Subscribe to our free daily newsletters
. Earth Science News .

Subscribe to our free daily newsletters

Norway authorises killing of 1,052 whales in 2007

Whalers have said poor weather and high oil prices -- that have squeezed whaler's margins as they sometimes sail long distances in the search for whales -- have resulted in the low catch.
by Staff Writers
Oslo (AFP) Dec 01, 2006
Norway on Friday authorised its whalers to harpoon 1,052 whales in the 2007 season, the same number as the previous year, despite whalers fulfilling only half the 2006 limit. "The quota is the same as in 2006. There is a crucial difference: in 2007 it will be permitted to catch 900 animals along the (Norwegian) coast ..., an increase of 300 animals in theses areas compared to this year," interim Fisheries and Coastal Affairs Minister Dag Terje Andersen said in a statement.

The government hopes the increase in the number of kills permitted in coastal waters will make it easier for whalers to fulfill their hunt quotas.

Just over 500 minke whales were killed this year, even though the government had set an upper limit of 1,052 animals.

This year's quota was the largest since Norway resumed commercial whaling in 1993, despite an International Whaling Commission moratorium on the practice in place since 1986.

Whalers have said poor weather and high oil prices -- that have squeezed whaler's margins as they sometimes sail long distances in the search for whales -- have resulted in the low catch.

No whales were hunted off the island of Jan Mayen, almost 1,000 kilometres (620 miles) from the Norwegian mainland, even though the government allowed 443 whales to be hunted there. The 2007 limit has been set at 152.

"The government's quota policy creates the necessary conditions for the whaling sector to be profitable," president of the pro-whaling lobby group, the High North Alliance, Rune Froevik said.

Supporters of whaling argue that certain species, such as the minke, exist in sufficient numbers to allow a limited hunt.

Japan allows whaling, officially for scientific research.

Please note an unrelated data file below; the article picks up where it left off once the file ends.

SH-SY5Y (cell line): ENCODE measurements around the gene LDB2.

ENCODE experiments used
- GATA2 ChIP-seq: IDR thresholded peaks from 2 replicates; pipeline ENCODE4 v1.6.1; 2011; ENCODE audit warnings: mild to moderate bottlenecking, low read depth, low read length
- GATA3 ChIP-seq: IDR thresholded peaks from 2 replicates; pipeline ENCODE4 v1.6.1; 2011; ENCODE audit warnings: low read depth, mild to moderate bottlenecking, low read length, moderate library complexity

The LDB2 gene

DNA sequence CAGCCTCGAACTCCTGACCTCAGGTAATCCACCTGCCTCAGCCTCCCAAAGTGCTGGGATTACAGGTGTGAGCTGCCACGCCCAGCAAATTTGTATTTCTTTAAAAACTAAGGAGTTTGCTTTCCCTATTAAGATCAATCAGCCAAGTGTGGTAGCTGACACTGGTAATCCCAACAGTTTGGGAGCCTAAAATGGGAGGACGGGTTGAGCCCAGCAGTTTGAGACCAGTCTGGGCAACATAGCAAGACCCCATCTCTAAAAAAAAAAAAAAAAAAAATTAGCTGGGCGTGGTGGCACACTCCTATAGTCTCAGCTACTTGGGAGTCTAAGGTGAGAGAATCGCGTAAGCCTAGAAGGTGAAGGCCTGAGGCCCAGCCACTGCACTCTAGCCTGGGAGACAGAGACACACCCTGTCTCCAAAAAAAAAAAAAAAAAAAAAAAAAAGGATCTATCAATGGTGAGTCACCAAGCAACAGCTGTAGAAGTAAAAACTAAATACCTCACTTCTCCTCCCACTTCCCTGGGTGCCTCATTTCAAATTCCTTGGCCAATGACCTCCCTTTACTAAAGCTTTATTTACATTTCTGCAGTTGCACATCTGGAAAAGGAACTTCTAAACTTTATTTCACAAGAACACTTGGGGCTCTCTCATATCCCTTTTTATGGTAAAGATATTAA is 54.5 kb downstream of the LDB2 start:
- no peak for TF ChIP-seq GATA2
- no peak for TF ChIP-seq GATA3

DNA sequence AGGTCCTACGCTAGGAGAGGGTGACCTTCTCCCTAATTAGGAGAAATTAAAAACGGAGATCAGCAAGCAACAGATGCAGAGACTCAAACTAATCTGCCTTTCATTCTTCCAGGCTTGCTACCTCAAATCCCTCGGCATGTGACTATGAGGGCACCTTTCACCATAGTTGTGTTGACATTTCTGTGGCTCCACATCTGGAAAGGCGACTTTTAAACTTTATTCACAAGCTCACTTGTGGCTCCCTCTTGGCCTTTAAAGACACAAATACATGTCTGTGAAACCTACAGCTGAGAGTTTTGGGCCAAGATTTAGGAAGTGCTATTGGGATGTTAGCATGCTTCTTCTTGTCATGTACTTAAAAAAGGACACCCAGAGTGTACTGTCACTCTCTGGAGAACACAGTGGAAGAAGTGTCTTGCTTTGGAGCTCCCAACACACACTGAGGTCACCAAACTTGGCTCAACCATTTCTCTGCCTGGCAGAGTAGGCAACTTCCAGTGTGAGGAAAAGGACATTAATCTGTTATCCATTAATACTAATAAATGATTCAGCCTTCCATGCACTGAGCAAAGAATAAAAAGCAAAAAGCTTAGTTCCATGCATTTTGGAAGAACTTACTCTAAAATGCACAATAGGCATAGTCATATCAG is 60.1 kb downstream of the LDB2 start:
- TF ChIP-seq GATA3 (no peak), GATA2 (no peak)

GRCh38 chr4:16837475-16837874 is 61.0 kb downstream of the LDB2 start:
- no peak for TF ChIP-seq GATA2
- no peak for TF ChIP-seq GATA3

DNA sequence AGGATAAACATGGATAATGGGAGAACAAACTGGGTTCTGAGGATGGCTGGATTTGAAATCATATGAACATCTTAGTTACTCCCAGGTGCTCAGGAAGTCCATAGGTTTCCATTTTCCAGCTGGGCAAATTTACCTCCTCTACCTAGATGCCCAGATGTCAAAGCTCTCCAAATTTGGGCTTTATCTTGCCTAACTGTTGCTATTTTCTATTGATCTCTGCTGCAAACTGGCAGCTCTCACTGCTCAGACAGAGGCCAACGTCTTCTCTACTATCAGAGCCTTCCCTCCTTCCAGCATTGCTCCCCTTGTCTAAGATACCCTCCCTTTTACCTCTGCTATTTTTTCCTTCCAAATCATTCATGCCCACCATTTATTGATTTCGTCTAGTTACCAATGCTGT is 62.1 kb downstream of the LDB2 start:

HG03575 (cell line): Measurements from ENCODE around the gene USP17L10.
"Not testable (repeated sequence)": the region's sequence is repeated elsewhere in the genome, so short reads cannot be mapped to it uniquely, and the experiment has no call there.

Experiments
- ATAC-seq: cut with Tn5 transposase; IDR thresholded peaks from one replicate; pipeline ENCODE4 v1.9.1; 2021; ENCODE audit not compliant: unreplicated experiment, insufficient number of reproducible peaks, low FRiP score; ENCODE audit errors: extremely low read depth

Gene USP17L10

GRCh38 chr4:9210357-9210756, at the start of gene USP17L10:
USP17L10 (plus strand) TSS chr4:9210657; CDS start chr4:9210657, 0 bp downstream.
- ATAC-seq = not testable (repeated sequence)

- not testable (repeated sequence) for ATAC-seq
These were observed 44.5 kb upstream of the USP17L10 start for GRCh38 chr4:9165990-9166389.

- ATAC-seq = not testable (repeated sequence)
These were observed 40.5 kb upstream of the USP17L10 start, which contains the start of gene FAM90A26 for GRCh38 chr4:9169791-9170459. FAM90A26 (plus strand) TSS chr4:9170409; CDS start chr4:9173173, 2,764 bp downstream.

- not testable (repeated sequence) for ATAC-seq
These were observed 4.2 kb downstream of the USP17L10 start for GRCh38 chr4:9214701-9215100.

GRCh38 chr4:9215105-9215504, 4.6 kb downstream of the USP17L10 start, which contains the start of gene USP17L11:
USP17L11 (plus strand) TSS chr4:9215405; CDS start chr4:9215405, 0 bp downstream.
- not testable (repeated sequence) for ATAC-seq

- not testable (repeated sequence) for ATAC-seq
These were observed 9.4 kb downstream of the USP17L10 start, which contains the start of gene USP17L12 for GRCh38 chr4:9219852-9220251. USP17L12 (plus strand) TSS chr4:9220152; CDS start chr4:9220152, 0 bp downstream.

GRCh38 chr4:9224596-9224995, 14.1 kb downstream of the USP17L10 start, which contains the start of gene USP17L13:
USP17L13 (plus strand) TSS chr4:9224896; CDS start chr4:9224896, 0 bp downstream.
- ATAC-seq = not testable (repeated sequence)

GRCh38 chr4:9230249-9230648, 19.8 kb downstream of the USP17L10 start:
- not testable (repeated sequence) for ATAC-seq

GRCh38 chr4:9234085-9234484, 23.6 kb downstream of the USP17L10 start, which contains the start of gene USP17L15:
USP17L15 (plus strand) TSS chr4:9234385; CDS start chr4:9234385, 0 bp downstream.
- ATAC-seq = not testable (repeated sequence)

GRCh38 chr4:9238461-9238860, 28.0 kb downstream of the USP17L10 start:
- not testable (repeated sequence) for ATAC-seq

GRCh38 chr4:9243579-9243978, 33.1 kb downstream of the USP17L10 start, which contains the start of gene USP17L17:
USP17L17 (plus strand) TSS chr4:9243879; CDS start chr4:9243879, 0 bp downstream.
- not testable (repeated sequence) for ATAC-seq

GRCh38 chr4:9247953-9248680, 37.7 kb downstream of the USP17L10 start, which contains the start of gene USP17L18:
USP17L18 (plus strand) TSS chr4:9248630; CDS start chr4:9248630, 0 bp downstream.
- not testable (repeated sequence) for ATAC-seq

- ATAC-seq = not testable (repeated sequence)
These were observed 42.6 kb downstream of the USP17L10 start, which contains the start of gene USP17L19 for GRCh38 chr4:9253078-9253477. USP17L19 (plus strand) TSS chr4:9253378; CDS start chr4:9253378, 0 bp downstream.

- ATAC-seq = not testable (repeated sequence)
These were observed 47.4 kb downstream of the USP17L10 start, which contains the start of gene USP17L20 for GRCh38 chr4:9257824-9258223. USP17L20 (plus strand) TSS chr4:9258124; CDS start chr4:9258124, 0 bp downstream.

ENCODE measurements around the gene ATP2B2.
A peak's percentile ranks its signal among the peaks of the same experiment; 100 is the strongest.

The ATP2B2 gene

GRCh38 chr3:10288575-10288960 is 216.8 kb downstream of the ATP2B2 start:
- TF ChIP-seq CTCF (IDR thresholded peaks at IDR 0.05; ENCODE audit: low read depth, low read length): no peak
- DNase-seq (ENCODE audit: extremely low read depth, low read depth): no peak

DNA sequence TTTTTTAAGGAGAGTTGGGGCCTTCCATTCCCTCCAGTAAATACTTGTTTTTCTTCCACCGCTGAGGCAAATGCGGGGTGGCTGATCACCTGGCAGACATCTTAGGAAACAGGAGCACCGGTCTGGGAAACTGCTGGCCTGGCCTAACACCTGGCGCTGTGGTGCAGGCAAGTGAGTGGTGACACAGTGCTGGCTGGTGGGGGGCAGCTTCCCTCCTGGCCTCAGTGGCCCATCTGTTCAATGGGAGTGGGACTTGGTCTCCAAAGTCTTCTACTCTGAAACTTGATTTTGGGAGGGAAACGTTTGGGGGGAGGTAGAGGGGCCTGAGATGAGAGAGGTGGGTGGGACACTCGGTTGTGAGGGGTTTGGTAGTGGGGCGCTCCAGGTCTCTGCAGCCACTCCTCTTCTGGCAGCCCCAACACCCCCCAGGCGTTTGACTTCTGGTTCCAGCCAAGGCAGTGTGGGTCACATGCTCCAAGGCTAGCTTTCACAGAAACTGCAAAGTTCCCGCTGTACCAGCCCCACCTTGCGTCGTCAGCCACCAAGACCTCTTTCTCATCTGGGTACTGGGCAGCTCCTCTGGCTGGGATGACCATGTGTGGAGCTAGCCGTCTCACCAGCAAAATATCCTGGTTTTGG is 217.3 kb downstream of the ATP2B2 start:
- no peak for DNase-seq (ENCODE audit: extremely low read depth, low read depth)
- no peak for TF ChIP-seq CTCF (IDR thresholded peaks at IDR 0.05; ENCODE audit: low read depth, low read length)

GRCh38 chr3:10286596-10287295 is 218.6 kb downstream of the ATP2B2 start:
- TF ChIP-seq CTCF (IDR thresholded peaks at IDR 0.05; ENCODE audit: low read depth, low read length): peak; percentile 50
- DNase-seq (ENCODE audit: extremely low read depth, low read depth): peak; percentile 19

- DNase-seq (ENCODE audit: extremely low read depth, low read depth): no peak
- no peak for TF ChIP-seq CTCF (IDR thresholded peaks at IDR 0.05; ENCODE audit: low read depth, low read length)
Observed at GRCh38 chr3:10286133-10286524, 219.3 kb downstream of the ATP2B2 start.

Until recently Norway was alone in allowing commercial whaling. But in October was joined by Iceland which authorised a catch of 30 minke whales and nine fin whales through August 2007 for export.

Source: Agence France-Presse

Related Links

Japan Sets Off On Whaling Hunt Despite Protests
Tokyo (AFP) Nov 15, 2006
Japanese ships on Wednesday set off to hunt up to 860 whales in the Antarctic, going ahead with its annual five-month whaling expedition despite the risk of clashes with environmentalists. Six whaling ships left Shimonoseki port in western Yamaguchi prefecture with a plan to kill about 850 Antarctic minke whales and 10 fin whales, the Fisheries Agency said.

  • Thailand Adopts New Wireless Network For Disasters
  • Liquid-Crystal Rubber Suit Prevents Overheating
  • Red Cross Calls For Disaster Cash Boost
  • Red Cross Calls For Stronger Alliances To Fight Disasters

  • Wildlife Could Get Relief From US Supreme Court In Global Warming Case
  • Farm Animals More Damaging To Climate Than Cars
  • US Supreme Court Appears Divided Over Global Warming
  • Prominent Researchers Advocate Creation Of National Climate Service

  • NASA's "Footprints" Movie Walks To US Museum Theatres
  • Satellites Draw Up Maps Of Ancient City In Xinjiang
  • Tiger Workshop Highlights Project Results
  • 'Enact Space Law To Govern Use Of Remote Sensing Data'

  • Producers Strain To Supply Growing Wind Power Market
  • Isolated Armenia Leads The Way In Using Cleaner Car Fuel
  • China Prioritizes Hydropower In The West
  • Russian, Ukrainian Scientists To Collaborate In Solar Research

  • Common PTSD Drug Is No More Effective Than Placebo
  • Freed China Activist Says AIDS Problem Far Exceeds Official Data
  • Africa Urged To Break Deafening Silence On AIDS
  • Flu Vaccines Plentiful Amid Low Demand

  • Yangtze Expedition Fails To Find Endangered Chinese Dolphin
  • Theory Of Oscillations May Explain Biological Mysteries
  • Found - The Apple Gene For Red
  • Indonesian Villagers Call For Action Against Marauding Elephants

  • Ivory Coast Appeals For Help To Clean-Up Toxic Waste
  • Borneo Mud Outflow Contains Toxic Chemicals
  • EU Calls For Tougher Pollution Plans To Bolster Emissions Trade
  • UN Seeks Help To Clean Up Deadly Ivorian Toxic Waste Dumps

  • Genetic Variation Shows We're More Different Than We Thought
  • First Map Of Structural Variation In The Human Genome Under Construction
  • Dad Inspired 'Jurassic Park,' Son Inspires 'Jurassic Poop'
  • Neanderthal Genome Sequencing Yields Surprising Results

  • The content herein, unless otherwise known to be public domain, are Copyright 1995-2006 - SpaceDaily.AFP and UPI Wire Stories are copyright Agence France-Presse and United Press International. ESA PortalReports are copyright European Space Agency. All NASA sourced material is public domain. Additionalcopyrights may apply in whole or part to other bona fide parties. Advertising does not imply endorsement,agreement or approval of any opinions, statements or information provided by SpaceDaily on any Web page published or hosted by SpaceDaily. Privacy Statement